Coolidge – Casa Grande Ruins National Monument will host Ancient Technology Days, March 1 and every Saturday in March. Hands-on presentations will give participants the opportunity to try some of the techniques and tools used by the ancient Hohokam Indians. The innovations and problem solving skills of the Hohokam are impressive even by modern standards. Try your hand at some of the life skills that were everyday work in the 1300s. No reservations required. Regular park entrance fees apply. Casa Grande Ruins National Monument, 1100 W. Ruins Dr.
Coolidge – Casa Grande Ruins will also host back-country tours of the park on March 2 and every Sunday in March. Some areas that are normally closed to the public will be available during these tours. Tours will last approximately 1 ½ to two hours. Arrive at the Park Visitor Center by 8:45 am, wear sturdy shoes, bring water, and dress appropriate to the current weather conditions. No one can leave the tour once beyond the picnic area. Casa Grande Ruins National Monument, 1100 W. Ruins Dr. Regular entrance fees apply. Reservations are required, as the tours are limited to 10 people. Contact Diane Garcia at (520) 723-3172, ext. 112. For this opportunity, visitors must speak with a ranger to confirm tour, reservations by emial or voicemail will not be accepted. For details see http://1.usa.gov/1dfEizf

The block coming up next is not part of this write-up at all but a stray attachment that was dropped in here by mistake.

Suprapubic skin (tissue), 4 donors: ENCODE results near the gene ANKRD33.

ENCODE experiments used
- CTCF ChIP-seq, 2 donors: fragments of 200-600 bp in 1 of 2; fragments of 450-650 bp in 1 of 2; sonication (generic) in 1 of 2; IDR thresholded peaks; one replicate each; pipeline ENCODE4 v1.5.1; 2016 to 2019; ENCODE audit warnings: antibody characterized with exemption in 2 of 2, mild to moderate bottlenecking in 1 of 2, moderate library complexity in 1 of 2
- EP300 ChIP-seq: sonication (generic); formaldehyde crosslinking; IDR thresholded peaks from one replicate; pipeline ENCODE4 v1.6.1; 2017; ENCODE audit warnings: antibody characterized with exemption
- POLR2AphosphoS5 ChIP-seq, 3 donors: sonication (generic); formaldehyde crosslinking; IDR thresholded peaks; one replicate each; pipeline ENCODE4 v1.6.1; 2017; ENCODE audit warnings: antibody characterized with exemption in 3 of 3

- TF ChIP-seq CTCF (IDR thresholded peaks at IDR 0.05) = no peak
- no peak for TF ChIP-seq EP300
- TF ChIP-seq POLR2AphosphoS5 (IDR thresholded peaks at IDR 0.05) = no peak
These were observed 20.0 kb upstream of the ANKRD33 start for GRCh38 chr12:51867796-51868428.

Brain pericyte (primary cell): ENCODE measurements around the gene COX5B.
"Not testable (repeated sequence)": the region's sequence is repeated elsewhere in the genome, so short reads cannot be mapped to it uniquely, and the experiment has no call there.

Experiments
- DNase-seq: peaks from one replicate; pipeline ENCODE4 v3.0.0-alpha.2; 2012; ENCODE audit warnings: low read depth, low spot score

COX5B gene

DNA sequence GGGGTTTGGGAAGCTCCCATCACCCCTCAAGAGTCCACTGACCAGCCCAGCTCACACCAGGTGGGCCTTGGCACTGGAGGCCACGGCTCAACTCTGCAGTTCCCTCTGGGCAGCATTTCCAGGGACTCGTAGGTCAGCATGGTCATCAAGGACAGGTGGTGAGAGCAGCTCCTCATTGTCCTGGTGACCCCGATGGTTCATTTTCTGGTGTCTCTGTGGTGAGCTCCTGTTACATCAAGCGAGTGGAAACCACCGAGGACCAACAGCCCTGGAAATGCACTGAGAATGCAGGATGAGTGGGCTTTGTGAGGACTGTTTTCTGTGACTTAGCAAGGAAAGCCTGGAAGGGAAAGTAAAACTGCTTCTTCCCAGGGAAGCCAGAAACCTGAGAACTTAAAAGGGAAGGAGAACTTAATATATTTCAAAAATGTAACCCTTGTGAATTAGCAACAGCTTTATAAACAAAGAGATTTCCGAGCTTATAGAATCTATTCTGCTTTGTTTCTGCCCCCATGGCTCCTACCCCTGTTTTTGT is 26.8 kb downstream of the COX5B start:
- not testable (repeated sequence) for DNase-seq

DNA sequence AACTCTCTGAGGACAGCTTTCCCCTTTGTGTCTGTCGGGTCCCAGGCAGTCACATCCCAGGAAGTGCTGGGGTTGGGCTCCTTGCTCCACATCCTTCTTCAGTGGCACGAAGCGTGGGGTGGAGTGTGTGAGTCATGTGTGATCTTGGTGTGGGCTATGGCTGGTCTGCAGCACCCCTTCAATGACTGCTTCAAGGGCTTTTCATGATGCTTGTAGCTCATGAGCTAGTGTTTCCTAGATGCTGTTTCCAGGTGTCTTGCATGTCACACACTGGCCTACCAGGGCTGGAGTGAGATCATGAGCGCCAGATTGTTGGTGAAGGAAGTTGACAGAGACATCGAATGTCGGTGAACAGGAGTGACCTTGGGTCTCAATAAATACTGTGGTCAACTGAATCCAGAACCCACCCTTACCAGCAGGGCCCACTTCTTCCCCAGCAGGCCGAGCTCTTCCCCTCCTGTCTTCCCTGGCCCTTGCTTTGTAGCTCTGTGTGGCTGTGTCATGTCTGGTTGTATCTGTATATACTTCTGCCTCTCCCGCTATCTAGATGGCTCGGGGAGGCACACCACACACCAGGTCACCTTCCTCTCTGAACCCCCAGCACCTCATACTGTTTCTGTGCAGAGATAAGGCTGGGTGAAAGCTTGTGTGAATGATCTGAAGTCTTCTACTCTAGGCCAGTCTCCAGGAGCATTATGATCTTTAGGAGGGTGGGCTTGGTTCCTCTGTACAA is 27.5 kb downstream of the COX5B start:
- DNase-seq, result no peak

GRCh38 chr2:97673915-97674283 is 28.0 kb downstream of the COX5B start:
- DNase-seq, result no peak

Mesa – Mesa Grande Museum will be offering tours Thursdays through Sundays in March. Sponsored by Arizona Museum of Natural History. Mesa Grande is one of two, great, ancient Hohokam platform mounds found in the Salt River Valley. Mesa Grande, 10th & Date St., a block west of Country Club Dr. on Brown Rd (turns into Date St.). Guided tours by an archaeologist are available for groups of 10 or more. Regular entrance fees apply. Must be booked at least one week in advance. CONTACT: Alison Stoltman, (480) 644-3553 or email@example.com
Phoenix – Archaeology For Kids, sponsored by Pueblo Grande Museum (PGM) and Archaeology Park. Become a Junior Archaeologist and discover the science of archaeology by doing a simulated excavation of a Hohokam pit house. Learn about mapping, recording, and other archaeological methods and concepts. Appropriate for ages 7-12. Bring comfortable shoes, hat, and sunscreen. PGM, 4619 East Washington St. Pre-registration of $15 per child is required. CONTACT: LAURA ANDREW, (602) 495-0901 or firstname.lastname@example.org or http://bit.ly/1frH2XK.